||The characteristics of tuberculosis as a community
||Bhore Committee Report 1946, 1, p.98-99.
The main features of TB as a community problem
are well known. Its incidence is rare among people who lead an open
air life and among those who live in small communities, but it increases
in proportion to the degree of overcrowding. Among other factors
contributing to the spread of the disease, mention may be made of
malnutrition and undernutrition, unhygienic housing and environmental
conditions and, certain occupations, particularly those associated
with the inhalation of dust containing fine particles of silica.
No age, sex or race is exempted from TB. In countries
where the disease has been prevalent for a long time, susceptibility
to infection is highest among infants and a varying measure of protection
becomes developed as the years go by, through small doses of infection
being picked up by most individuals. For instance, only a small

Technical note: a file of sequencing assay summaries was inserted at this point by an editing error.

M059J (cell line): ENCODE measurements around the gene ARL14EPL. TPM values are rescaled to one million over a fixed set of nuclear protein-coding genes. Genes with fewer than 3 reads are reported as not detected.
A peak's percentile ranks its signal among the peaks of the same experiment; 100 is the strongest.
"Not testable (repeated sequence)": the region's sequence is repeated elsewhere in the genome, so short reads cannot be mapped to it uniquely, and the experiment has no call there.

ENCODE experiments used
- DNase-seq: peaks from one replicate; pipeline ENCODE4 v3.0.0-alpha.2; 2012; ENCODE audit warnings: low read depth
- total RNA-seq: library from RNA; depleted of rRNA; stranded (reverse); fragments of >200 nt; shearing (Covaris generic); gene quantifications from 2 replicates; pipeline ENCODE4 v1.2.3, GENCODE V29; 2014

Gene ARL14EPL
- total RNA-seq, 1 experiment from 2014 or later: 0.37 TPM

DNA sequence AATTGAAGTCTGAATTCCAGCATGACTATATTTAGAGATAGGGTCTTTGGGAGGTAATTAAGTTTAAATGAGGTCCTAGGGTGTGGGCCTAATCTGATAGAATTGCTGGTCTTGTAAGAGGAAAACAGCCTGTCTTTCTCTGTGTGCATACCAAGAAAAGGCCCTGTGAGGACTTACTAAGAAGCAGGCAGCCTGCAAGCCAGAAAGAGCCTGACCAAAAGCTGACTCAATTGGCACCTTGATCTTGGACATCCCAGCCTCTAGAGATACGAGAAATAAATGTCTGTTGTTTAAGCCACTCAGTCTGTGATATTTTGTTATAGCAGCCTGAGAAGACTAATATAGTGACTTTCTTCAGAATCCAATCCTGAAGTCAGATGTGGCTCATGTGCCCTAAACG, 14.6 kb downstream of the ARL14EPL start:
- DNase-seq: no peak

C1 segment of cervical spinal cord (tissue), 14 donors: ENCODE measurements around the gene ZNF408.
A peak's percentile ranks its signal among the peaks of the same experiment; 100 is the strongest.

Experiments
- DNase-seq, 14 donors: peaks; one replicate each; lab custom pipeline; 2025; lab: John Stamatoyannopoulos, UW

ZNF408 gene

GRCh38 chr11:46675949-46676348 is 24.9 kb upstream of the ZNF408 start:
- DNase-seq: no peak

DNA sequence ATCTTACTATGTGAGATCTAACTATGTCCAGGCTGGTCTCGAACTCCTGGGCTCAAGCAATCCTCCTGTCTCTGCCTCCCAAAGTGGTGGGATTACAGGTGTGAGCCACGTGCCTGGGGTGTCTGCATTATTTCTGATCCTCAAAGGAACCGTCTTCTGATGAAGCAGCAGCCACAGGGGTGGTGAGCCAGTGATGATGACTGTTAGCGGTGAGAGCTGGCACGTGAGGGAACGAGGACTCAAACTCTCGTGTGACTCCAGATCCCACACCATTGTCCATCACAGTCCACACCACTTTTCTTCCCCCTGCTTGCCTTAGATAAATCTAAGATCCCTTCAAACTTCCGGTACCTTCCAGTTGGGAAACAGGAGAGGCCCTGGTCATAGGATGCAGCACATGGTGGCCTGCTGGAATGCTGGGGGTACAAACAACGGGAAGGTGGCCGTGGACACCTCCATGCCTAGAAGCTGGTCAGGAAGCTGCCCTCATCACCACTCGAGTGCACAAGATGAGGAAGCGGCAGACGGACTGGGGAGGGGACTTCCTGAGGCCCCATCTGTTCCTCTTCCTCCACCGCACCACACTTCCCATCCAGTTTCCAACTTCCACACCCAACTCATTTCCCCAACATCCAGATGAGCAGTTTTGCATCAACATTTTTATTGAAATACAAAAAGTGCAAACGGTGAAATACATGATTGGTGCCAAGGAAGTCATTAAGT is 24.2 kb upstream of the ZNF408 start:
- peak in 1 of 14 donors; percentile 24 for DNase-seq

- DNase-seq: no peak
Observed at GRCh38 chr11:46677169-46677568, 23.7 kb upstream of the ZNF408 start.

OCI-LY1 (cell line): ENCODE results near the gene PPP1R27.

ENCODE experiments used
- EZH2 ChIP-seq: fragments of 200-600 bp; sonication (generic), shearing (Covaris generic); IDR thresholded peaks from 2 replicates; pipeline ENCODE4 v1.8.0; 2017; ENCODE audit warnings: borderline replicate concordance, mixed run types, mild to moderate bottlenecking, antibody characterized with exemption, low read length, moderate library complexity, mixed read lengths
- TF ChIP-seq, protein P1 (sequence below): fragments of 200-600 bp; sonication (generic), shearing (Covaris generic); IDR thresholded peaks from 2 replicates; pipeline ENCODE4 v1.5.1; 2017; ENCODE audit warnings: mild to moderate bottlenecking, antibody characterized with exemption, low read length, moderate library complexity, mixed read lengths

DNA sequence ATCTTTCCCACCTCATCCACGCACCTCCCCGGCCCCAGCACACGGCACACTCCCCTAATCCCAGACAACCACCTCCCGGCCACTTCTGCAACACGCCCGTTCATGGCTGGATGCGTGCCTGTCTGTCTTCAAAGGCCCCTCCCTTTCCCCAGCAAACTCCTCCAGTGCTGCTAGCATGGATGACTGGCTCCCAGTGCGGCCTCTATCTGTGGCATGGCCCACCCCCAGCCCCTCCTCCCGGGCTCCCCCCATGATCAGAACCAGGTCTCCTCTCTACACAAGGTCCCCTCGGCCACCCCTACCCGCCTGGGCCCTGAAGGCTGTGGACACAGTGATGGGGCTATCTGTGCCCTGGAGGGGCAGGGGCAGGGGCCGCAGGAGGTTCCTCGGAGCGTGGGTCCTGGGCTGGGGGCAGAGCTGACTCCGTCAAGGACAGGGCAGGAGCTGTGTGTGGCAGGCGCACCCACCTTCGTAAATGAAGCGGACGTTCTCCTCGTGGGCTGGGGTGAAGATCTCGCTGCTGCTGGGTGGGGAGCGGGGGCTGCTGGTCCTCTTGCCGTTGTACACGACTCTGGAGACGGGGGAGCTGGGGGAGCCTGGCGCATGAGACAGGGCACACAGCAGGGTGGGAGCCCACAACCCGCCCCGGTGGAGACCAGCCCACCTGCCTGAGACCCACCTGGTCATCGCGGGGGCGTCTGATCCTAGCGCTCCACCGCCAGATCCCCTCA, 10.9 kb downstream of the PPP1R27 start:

proportion of those who get infected, in Europe and America, develop
the disease or die of it, while the majority acquire a considerable
degree of protection from it. On the other hand, in communities
exposed to TB for the first time, example, primitive races coming
in contact with persons from the highly tuberculised countries,
the disease occurs in a virulent form and the rate of its spread
is rapid. In countries with a long history of TB infection, it is
only among infants that conditions exist which approximate to those
of the highly susceptible communities.
|KEYWORDS: SOCIAL BEHAVIOUR, SOCIAL PATHOLOGY; INDIA.